A fabulous, deadly, monster. The name "cockatrice" appears to be a corruption of Latin calcatrix, from calcare, "to tread," calcatrix being in turn a translation of the Greek ichneumon, from ichnos, "track" or "footstep." Herpestes ichneumon, the ichneumon, Pharaoh's rat, or mongoose, a weasel-like animal, is a native of northern Africa and southern Spain. There are also other species, including the Indian mongoose. It preys on rats and snakes, and does not despise poultry and eggs.
Pliny (see Oxford Dictionary, under the word "Cockatrice") relates that the ichneumon darts down the open mouth of the crocodile, and destroys it by gnawing through its belly. In the course of time, as the story underwent changes, the animal was metamorphosed into a water snake, and was confused with the crocodile itself, and also with the basilisk. According to the Encyclopedia Britannica, 11th edition, the cockatrice was believed as late as the 17th century to be produced from a cock's egg and hatched by a serpent, and "to possess the most deadly powers, plants withering at its touch, and men and animals being poisoned by its look. It stood in awe however of the cock, the sound of whose crowing killed it. .... The weasel alone among animals was unaffected by the glance of its evil eye, and attacked it at all times successfully; for when wounded by the monster's teeth it found a ready remedy in rue, the only plant which the cockatrice could not wither." The real ichneumon does kill the most deadly snakes, and has been supposed to resort to a vegetable antidote when bitten. It actually dies however when bitten by a deadly snake, and does not possess a knowledge of herbs, but its extraordinary agility enables it ordinarily to escape injury. It is interesting to see how the changing tale of this creature with its marvelous powers has made a hodge-podge of ichneumon, weasel, crocodile, and serpent.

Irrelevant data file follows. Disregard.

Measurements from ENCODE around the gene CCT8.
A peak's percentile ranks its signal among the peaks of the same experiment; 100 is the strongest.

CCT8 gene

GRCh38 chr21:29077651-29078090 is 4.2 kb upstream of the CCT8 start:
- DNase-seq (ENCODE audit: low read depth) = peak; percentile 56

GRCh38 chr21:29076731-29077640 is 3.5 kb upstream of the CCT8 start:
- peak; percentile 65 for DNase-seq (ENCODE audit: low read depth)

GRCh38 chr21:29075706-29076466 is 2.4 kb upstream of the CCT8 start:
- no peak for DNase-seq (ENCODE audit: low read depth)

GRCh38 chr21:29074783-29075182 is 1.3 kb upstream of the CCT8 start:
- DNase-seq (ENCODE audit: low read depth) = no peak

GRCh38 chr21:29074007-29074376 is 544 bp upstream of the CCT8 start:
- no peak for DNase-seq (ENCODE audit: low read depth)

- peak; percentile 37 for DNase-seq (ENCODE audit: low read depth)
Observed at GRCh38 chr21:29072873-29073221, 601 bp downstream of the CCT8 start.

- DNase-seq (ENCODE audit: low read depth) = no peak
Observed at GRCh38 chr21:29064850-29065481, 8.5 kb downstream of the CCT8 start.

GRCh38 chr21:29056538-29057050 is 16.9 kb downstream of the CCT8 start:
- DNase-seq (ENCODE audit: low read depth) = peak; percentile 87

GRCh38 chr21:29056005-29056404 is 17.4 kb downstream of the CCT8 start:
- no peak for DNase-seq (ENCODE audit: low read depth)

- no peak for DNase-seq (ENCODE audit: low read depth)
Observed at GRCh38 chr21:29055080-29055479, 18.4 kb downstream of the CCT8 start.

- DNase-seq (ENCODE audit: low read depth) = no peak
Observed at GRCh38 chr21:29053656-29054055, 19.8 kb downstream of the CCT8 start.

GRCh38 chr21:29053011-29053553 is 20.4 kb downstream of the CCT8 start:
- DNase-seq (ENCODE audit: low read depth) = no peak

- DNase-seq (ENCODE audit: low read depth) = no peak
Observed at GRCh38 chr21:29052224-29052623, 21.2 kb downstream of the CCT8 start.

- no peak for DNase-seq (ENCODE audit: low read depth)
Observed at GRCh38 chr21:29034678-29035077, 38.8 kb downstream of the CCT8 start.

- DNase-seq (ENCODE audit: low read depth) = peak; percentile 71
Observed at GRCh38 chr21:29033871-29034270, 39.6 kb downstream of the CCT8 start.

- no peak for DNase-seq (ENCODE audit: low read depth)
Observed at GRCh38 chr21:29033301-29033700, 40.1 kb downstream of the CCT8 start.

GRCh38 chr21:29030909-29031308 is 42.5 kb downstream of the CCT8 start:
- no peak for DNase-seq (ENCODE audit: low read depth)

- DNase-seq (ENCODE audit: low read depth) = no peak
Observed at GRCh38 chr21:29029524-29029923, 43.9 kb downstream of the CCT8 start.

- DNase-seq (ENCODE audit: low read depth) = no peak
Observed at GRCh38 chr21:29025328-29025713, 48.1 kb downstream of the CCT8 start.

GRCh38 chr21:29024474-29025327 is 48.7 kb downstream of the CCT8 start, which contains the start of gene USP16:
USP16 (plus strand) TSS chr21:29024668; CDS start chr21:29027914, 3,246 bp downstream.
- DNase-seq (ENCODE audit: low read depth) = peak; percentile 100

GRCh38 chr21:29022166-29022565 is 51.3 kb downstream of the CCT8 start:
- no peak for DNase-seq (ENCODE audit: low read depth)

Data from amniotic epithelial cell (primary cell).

The Biblical references (the King James Version Isaiah 11:8; 59:5; Jeremiah 8:17) are doubtless to a serpent, the word "cockatrice," with its medieval implications, having been introduced by the translators of the King James Version.
Alfred Ely Day
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